Sometimes the worst part of being sick is going to visit the doctor, but my recent visit was a lesson in cultural literacy.

This kind of literacy is part of the point being made by National Endowment for the Humanities Chairman Lynne V. Cheney who surveyed 8,000 17-year-olds and found that 68 percent did not know when the U.S. Civil war took place. It is the point made in "Cultural Literacy" by E.D. Hirsch and in "The Closing of the American Mind" by Allan Bloom. A colleague said of the last book, "I haven't read it and I don't intend to."The first problem with the visit to the doctor was not a cultural literacy problem. But it was there, among the old magazines in the waiting room, that I discovered it.

The Time I found on the recent visit to a Salt Lake doctor had Bill Cosby's picture on the cover and a date of Sept. 28, 1987. The cover story was about the Cos and another article forecast a Reagan - Gorbachev summit. Judge Bork was being quizzed by Sen. Biden, who was in trouble for plagiarism. The Biden article caught my eye because of my attitude about plagiarism as part of the education community. The sign on a colleague's door at Snow College reads "College English Department - Plagiarism Not Allowed - Please Derive Carefully."

Remember Biden? He was the presidential candidate who took words from British Labor Leader Neil Kinnock and didn't give credit where credit was due. He was accused of lifting others' words in campaign speeches and in past college writing assignments.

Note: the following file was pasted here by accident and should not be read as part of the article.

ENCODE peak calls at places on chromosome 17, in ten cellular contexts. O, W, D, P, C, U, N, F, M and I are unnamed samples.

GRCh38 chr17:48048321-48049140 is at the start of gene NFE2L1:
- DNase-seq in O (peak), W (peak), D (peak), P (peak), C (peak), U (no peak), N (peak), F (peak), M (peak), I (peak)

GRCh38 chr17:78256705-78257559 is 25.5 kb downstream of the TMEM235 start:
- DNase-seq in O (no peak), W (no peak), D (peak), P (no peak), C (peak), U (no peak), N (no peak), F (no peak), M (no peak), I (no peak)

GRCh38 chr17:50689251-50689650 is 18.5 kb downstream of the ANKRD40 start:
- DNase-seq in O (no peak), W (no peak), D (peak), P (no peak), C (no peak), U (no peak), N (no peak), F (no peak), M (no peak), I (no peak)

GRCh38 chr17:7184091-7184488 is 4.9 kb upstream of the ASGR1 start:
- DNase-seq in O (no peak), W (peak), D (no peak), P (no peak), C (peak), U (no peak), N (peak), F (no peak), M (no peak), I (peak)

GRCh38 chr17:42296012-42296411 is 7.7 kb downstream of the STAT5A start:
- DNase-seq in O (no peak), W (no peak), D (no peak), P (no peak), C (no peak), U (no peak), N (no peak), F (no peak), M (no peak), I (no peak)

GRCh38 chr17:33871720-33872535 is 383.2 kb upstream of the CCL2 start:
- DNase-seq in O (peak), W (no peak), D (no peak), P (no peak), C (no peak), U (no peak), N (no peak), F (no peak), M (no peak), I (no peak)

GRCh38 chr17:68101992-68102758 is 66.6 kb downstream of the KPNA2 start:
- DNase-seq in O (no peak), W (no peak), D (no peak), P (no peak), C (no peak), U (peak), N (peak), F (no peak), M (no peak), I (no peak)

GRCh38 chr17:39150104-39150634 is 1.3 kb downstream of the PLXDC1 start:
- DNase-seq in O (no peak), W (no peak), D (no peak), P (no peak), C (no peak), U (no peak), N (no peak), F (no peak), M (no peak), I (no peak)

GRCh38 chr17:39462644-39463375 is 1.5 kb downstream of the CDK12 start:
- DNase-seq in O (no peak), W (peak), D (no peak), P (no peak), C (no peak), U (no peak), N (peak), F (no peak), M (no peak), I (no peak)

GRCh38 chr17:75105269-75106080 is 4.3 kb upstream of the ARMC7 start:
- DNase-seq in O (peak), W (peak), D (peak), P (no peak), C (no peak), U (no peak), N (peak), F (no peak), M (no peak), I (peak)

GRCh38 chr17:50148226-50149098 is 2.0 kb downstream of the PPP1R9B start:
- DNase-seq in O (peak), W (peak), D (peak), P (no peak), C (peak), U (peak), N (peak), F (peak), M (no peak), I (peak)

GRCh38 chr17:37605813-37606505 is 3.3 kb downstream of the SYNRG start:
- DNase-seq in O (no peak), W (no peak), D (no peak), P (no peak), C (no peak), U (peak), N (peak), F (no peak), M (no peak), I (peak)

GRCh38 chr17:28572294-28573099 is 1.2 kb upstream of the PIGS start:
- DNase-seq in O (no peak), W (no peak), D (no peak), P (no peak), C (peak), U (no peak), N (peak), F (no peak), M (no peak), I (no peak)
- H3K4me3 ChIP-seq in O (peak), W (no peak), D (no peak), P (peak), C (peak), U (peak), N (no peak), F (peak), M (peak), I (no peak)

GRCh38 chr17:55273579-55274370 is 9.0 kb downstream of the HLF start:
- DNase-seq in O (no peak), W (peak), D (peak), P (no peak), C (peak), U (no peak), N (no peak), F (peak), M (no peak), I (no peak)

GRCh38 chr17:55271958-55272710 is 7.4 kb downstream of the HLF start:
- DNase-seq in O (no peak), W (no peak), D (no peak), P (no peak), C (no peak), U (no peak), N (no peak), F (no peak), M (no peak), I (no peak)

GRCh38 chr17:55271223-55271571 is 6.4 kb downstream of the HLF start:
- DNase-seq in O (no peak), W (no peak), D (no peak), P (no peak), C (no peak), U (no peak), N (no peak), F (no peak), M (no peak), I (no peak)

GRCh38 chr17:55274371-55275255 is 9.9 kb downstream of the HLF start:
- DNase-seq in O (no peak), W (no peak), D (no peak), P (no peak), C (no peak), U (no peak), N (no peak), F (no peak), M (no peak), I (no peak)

The Time article was titled "Biden's Familiar Quotations." The lead was, "It should have been the best of times, but it was the worst of times for Joseph Biden."

A literate person should have no trouble translating the symbols on the page of Time and understanding the title and the first sentence. One who is culturally literate, however, would find additional meaning in the same words. The culturally literate would know that the title of the article was an allusion to Bartlett's Familiar Quotations. The first collection was printed in 1855, over a century ago. The culturally literate would recognize the first sentence of the article as a reference to Dickens' "A Tale of Two Cities" and would enjoy the article on a different level that the reader who was only reading literate.

I began to deface the doctor's magazine by underlining other cultural allusions. "But the candidate still insists that the whole flap is `much ado about nothing'. . . Why then, has Biden become a modern-day Jean Valjean condemned to suffer permanently for the political equivalent of stealing a loaf of bread?"

The time in the waiting room was long enough that I felt I had to explain to the doctor why her magazine was all marked up. It also seemed only right that I ask before taking it with me. She got the idea and began to circle those allusions I had missed because of the short wait: "His Eyes Have Seen the Glory" in the piece about Pat Robertson, "slime by any other name" in a First Amendment story, "All the Party Chief's Men" in the article on Yugoslavia, "Blood, Sweat and Fears" titled the Economy news, and an untitled picture of William Shakespeare on the public service advertisement by Ogilvy & Mather. The culturally literate could enjoy this issue. The reading literate could only read it.

Life is richer for the culturally literate and a primary goal of education should be to pass to the next generation the culture along with the skills.

-Roger G. Baker is an associate professor of English/education at Snow College.